Helping Barn Owls and Tansy Beetles

I’m not much of a carpenter, but during the last week I’ve put together the fittings for a barn owl box, following guidelines from the Barn Owl Trust. The idea is that a wooden batten, with wooden ‘hooks’ at each end, is nailed to the tree. Another batten is fixed to the back of the box and when the box is lifted into place it fits over the hooks. It can then be secured with screws.

The Barn Owl box, ready to go

On Saturday I met up with two of the other Allerthorpe Common volunteers. Between us we had a motley collection of tools, ladders and ropes, much of it caving gear! After some debate about which tree it was to go in, we fixed the tree batten, hauled up the box and secured it in place. With a little trimming of branches to give the owls a clear flight path, the box is ready for them to move into next spring. It was funded from Yorkshire Wildlife Trust’s barn owl appeal, which raised over £20000 in the spring, to help reverse the decline of Yorkshire’s barn owls.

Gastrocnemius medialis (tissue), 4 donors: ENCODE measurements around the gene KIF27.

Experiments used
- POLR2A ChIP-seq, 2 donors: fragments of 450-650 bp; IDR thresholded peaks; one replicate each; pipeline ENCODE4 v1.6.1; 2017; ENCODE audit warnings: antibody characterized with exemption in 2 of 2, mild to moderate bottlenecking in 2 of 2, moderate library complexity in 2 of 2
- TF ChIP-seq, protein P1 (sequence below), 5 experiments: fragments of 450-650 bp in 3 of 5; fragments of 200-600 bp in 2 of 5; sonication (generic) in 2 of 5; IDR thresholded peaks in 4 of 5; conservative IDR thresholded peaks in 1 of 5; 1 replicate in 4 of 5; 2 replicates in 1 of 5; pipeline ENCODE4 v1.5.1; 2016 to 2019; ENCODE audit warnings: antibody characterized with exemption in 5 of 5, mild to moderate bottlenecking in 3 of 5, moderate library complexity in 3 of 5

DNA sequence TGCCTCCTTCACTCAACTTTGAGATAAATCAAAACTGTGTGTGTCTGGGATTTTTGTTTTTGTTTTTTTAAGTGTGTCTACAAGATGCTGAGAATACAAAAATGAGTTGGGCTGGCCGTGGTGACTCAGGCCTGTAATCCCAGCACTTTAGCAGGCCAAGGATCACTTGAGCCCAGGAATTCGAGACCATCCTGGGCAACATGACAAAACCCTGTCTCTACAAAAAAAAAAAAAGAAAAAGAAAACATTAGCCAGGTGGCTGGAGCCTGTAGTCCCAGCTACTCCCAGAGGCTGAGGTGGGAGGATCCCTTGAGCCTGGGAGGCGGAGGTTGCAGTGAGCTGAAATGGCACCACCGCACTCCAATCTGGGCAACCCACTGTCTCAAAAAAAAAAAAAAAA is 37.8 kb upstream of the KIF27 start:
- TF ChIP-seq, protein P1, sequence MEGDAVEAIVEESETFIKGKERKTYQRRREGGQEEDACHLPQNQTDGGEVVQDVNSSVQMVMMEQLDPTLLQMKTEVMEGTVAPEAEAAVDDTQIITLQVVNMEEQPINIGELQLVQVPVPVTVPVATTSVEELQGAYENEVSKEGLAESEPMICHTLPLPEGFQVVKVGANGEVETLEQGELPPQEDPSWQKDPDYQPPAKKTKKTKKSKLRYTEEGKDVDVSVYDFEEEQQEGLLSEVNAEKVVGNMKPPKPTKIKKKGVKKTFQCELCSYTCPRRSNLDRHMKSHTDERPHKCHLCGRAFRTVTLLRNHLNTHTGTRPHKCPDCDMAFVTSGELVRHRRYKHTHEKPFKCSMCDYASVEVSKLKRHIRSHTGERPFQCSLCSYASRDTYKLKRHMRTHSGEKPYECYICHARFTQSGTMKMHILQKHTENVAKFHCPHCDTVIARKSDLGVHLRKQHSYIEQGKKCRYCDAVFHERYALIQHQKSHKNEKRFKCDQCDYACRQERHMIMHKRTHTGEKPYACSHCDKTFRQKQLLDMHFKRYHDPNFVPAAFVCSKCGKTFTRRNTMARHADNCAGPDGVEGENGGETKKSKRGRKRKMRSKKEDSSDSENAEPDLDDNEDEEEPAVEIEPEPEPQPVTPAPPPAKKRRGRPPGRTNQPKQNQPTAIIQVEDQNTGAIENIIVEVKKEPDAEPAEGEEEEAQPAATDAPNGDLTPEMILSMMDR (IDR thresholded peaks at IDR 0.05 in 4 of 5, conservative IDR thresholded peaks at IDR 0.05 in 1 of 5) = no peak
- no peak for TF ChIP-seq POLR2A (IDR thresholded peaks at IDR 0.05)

Fitting the tree batten

Securing the box
 
Ready for the owls

On Saturday afternoon I took seven trays of home-grown Tansy plants to Fulford Ings and left them at the side of a field. On Sunday morning I returned with the wheelbarrow and tools so that we could transport the plants to a site near the river bank and plant them out.

Volunteers plant a new tansy clump

It got rather complicated logistically, as I had to meet some volunteers at the same time, but eventually plants and people came together. Nine of us planted 420 tansy plants in the course of the morning. There are Tansy beetles on clumps of Tansy nearby, so once these new clumps are established next year, there’s a good chance they’ll be occupied.

Adding the last few plants

Next year this will thicken to form a dense clump

Tansy Beetle (Chrysolina graminis)
 

Comments

  1. We are also looking to encourage more Tansy in Leeman Park, just up river from you.
    http://www.leemanpark.uk/tansy-conservation

    ReplyDelete

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